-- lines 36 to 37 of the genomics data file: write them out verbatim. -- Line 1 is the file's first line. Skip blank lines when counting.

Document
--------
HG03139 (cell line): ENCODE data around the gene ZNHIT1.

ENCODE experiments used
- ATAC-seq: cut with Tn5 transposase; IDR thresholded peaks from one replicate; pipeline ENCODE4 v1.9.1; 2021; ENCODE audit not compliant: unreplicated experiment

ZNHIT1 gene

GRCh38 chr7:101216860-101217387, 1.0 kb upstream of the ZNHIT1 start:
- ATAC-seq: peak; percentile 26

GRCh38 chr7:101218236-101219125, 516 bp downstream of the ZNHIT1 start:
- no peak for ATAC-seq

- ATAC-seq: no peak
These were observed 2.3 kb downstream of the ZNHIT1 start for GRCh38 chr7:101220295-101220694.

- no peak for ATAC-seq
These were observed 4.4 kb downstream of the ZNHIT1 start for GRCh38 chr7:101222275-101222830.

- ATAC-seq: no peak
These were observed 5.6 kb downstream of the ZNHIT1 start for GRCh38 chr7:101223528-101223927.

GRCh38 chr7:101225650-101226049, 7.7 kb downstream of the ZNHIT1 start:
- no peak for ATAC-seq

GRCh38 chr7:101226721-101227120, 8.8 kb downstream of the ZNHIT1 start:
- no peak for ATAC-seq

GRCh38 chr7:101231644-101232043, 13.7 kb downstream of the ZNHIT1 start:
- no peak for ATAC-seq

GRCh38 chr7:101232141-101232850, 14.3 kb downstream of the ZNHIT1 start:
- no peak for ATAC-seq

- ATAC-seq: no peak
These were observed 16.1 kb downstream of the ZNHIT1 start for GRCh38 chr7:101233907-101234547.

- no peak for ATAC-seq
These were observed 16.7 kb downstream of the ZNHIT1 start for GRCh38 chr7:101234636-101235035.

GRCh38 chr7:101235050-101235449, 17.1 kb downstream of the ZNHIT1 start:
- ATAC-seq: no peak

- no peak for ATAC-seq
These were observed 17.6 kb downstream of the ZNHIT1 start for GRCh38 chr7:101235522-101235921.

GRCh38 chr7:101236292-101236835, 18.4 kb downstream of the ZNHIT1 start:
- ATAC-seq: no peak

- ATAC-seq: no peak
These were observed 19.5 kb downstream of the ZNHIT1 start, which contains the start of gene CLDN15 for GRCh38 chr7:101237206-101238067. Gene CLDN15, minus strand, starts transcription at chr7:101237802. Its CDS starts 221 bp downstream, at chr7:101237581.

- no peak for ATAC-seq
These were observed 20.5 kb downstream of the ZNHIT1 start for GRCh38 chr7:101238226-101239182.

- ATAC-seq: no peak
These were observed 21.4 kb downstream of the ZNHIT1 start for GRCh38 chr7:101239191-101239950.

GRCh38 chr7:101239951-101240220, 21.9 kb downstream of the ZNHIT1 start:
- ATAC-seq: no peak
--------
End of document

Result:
These were observed 20.5 kb downstream of the ZNHIT1 start for GRCh38 chr7:101238226-101239182.

- ATAC-seq: no peak